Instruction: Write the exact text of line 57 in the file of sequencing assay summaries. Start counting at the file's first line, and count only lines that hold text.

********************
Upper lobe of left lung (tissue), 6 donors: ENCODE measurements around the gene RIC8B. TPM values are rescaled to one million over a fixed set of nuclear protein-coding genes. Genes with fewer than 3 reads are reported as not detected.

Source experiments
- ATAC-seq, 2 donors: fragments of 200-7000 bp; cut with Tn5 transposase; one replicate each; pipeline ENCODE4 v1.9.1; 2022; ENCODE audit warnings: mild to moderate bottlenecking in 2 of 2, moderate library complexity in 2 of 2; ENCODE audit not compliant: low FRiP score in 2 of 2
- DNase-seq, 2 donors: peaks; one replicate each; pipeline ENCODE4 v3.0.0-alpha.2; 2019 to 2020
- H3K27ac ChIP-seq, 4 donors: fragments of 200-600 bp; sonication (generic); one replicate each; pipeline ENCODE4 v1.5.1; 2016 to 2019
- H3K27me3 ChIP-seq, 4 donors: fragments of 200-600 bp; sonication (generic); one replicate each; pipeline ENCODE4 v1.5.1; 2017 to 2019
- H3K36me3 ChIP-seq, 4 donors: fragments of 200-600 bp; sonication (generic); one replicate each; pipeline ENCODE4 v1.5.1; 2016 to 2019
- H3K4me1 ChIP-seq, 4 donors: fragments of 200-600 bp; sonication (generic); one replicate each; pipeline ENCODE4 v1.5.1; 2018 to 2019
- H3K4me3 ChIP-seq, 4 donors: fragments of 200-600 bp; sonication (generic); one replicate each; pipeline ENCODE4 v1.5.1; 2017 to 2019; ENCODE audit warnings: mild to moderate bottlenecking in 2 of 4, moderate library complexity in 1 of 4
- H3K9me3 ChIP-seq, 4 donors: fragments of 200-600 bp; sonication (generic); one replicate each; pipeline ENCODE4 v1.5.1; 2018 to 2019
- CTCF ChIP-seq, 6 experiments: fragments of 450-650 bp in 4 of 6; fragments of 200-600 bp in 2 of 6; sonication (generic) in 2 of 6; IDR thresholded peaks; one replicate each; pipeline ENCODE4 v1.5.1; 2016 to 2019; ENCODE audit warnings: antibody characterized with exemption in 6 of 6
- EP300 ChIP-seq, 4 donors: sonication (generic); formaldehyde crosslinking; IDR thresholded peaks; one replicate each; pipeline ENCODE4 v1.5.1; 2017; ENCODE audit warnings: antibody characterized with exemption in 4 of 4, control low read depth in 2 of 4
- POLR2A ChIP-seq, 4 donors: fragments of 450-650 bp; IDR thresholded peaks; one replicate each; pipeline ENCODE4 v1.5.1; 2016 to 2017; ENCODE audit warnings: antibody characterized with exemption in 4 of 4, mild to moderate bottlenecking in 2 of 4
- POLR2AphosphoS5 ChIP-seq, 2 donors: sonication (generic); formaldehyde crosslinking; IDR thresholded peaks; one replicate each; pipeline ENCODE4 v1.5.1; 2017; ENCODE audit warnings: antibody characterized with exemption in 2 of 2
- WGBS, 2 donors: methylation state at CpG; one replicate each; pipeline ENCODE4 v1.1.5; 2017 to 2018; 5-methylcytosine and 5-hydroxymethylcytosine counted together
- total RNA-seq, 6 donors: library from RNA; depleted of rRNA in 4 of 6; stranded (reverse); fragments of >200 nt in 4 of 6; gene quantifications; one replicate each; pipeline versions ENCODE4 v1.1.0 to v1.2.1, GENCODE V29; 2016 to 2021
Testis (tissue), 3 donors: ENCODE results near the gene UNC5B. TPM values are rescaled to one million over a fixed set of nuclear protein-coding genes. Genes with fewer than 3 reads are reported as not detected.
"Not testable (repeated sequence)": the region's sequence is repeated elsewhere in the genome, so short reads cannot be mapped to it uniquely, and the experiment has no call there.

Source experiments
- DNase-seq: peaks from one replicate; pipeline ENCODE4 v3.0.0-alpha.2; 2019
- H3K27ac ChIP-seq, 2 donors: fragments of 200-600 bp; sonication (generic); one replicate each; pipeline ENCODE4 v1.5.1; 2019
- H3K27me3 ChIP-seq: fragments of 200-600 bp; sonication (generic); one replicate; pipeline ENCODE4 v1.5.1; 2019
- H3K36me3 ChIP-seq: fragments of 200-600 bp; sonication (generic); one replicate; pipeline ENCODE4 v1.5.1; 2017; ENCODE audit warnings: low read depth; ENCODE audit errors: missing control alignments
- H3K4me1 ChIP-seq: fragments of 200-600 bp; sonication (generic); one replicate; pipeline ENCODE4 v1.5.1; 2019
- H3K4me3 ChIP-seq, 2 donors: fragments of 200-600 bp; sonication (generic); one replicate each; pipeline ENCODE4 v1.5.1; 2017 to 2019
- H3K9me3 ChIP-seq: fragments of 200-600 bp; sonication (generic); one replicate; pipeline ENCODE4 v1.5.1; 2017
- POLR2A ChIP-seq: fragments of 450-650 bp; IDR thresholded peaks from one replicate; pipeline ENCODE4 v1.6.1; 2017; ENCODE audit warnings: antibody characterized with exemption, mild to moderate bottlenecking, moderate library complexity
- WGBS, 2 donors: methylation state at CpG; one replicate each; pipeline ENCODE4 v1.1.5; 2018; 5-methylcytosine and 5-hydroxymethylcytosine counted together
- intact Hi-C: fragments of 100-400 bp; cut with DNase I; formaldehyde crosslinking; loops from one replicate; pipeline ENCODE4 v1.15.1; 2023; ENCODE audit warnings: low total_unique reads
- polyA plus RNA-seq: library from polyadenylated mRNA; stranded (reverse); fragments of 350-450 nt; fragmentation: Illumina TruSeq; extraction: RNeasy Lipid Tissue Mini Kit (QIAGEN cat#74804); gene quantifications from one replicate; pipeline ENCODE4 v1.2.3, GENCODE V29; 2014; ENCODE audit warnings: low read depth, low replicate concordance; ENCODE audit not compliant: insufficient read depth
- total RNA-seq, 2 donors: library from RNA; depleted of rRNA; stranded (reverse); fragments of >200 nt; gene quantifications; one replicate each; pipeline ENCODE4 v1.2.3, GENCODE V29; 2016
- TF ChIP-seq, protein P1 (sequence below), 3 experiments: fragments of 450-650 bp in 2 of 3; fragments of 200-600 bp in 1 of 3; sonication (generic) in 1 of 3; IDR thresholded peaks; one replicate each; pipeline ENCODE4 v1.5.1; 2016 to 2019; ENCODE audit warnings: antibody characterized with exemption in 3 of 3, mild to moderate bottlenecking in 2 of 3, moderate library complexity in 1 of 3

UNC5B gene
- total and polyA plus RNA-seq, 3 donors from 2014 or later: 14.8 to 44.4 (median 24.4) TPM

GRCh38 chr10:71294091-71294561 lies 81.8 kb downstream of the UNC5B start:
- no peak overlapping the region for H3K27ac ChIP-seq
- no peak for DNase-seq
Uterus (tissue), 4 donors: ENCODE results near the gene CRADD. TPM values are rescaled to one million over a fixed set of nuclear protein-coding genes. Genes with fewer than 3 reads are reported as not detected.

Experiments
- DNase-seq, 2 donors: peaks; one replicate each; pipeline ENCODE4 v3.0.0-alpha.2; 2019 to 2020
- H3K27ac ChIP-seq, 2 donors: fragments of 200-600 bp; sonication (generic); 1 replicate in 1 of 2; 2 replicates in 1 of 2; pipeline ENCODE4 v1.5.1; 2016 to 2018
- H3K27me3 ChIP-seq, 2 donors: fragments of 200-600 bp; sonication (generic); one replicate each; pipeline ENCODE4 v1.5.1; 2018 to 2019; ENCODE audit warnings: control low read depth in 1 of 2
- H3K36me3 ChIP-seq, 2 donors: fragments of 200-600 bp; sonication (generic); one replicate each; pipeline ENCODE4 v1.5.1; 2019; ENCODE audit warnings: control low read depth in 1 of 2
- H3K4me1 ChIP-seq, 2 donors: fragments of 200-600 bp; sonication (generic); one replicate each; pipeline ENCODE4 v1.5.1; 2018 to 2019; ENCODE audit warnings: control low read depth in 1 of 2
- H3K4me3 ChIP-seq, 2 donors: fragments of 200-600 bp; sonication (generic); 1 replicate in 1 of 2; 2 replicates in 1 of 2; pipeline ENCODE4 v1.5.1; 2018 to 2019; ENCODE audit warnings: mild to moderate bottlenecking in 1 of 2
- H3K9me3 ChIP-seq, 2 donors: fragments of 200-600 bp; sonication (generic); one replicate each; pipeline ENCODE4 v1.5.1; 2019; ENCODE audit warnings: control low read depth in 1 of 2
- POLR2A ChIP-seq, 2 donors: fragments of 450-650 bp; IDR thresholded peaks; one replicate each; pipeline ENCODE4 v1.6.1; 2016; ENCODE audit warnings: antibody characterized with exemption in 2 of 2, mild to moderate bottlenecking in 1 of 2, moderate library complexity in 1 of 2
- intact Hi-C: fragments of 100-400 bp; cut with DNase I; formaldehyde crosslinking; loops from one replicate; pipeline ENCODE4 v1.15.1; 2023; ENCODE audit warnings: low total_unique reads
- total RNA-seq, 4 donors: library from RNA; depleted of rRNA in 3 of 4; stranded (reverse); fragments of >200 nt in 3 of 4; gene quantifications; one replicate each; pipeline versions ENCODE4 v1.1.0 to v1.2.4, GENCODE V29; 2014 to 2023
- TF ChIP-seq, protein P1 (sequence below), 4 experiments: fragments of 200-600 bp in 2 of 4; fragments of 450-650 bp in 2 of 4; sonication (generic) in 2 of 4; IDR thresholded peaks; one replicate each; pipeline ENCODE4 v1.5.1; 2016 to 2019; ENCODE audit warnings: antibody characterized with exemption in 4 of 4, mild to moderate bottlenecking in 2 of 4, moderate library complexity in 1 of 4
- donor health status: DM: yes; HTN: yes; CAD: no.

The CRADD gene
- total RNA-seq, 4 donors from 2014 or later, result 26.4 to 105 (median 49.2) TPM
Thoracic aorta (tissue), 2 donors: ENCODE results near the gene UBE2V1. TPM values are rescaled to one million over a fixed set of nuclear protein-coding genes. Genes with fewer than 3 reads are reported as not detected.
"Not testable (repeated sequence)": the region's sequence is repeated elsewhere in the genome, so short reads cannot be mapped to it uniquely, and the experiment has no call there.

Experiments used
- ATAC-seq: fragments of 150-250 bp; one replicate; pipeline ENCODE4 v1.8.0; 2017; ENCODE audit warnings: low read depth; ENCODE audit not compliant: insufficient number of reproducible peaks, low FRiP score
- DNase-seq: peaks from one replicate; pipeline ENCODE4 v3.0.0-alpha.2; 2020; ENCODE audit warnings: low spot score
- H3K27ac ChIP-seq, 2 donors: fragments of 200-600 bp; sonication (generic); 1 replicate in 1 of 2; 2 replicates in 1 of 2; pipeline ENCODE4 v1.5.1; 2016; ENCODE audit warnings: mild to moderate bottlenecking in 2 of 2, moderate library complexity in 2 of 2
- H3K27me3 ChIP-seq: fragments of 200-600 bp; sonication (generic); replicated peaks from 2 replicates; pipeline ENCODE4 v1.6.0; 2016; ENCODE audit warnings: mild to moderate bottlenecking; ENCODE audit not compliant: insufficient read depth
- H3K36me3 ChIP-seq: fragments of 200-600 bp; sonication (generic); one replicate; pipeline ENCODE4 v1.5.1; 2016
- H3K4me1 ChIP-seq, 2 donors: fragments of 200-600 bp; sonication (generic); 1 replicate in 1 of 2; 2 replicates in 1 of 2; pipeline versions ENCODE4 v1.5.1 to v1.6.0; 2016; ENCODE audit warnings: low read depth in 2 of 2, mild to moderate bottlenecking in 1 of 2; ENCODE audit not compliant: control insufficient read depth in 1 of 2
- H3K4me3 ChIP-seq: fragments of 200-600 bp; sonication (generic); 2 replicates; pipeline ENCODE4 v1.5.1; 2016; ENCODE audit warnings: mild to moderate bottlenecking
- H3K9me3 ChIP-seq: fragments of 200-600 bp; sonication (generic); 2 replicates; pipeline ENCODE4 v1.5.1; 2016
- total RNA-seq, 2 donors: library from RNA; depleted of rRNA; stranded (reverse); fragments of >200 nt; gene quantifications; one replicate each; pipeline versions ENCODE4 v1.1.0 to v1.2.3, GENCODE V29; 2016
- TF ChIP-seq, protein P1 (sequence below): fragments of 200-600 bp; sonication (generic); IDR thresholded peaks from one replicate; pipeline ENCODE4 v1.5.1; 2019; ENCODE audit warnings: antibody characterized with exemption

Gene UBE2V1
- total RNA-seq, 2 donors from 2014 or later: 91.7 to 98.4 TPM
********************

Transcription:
- ATAC-seq: fragments of 150-250 bp; one replicate; pipeline ENCODE4 v1.8.0; 2017; ENCODE audit warnings: low read depth; ENCODE audit not compliant: insufficient number of reproducible peaks, low FRiP score